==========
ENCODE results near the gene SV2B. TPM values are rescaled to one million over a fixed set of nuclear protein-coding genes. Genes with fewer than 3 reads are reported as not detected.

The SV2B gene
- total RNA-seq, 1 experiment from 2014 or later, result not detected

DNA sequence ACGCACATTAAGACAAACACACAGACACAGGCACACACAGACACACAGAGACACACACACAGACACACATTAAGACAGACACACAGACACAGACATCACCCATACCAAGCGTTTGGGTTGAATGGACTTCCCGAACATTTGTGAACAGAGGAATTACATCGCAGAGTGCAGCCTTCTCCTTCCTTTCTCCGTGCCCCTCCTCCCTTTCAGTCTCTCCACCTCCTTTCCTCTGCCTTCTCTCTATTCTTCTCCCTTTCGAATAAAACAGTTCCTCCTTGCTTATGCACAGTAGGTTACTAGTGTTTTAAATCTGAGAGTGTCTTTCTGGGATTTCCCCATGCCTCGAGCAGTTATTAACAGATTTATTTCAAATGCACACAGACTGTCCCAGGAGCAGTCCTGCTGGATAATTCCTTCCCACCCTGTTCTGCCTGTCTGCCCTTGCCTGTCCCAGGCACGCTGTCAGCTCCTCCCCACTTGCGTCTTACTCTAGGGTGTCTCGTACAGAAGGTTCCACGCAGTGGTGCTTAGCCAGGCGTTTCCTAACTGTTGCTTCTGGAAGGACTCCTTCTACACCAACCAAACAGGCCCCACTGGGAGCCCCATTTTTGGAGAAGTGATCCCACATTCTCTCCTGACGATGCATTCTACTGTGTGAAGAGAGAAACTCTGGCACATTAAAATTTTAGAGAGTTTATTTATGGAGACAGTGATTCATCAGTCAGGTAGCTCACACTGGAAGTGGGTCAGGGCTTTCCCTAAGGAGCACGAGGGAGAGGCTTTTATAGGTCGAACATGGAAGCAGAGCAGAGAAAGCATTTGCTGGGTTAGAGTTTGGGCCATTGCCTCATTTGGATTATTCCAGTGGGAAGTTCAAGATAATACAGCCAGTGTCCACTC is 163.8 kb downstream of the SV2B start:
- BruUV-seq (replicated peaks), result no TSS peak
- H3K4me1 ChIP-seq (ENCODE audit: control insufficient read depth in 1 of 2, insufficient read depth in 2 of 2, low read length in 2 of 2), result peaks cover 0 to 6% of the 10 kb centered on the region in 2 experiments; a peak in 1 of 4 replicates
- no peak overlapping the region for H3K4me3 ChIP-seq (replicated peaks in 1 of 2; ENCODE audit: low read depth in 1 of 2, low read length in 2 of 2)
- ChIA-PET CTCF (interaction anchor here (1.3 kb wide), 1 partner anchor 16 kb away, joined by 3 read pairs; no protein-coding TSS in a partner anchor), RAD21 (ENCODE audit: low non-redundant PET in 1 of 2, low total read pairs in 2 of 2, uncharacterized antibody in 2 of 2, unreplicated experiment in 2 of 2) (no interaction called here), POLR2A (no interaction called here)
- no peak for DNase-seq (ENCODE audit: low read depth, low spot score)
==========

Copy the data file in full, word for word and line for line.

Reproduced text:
ENCODE results near the gene SV2B. TPM values are rescaled to one million over a fixed set of nuclear protein-coding genes. Genes with fewer than 3 reads are reported as not detected.

The SV2B gene
- total RNA-seq, 1 experiment from 2014 or later, result not detected

DNA sequence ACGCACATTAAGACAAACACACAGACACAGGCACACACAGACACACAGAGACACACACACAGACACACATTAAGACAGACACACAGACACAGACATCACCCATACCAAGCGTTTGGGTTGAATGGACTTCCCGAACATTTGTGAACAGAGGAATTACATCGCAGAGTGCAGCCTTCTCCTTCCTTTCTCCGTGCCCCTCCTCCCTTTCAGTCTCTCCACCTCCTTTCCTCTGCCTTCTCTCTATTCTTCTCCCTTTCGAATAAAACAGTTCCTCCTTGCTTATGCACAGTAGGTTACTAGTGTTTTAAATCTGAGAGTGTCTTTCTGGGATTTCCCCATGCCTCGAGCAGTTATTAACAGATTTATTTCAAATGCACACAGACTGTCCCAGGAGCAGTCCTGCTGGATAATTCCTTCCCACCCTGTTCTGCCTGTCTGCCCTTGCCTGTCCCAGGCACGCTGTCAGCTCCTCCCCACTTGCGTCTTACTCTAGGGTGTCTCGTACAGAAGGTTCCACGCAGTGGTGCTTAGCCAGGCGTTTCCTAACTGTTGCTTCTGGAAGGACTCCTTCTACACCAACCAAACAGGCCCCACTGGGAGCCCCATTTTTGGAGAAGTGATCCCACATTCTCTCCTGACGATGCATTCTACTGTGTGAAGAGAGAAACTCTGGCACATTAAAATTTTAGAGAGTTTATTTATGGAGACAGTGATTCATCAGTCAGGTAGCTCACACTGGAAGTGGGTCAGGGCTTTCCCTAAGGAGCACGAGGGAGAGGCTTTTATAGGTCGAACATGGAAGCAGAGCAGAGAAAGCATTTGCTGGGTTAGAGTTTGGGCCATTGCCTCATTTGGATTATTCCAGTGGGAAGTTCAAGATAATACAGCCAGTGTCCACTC is 163.8 kb downstream of the SV2B start:
- BruUV-seq (replicated peaks), result no TSS peak
- H3K4me1 ChIP-seq (ENCODE audit: control insufficient read depth in 1 of 2, insufficient read depth in 2 of 2, low read length in 2 of 2), result peaks cover 0 to 6% of the 10 kb centered on the region in 2 experiments; a peak in 1 of 4 replicates
- no peak overlapping the region for H3K4me3 ChIP-seq (replicated peaks in 1 of 2; ENCODE audit: low read depth in 1 of 2, low read length in 2 of 2)
- ChIA-PET CTCF (interaction anchor here (1.3 kb wide), 1 partner anchor 16 kb away, joined by 3 read pairs; no protein-coding TSS in a partner anchor), RAD21 (ENCODE audit: low non-redundant PET in 1 of 2, low total read pairs in 2 of 2, uncharacterized antibody in 2 of 2, unreplicated experiment in 2 of 2) (no interaction called here), POLR2A (no interaction called here)
- no peak for DNase-seq (ENCODE audit: low read depth, low spot score)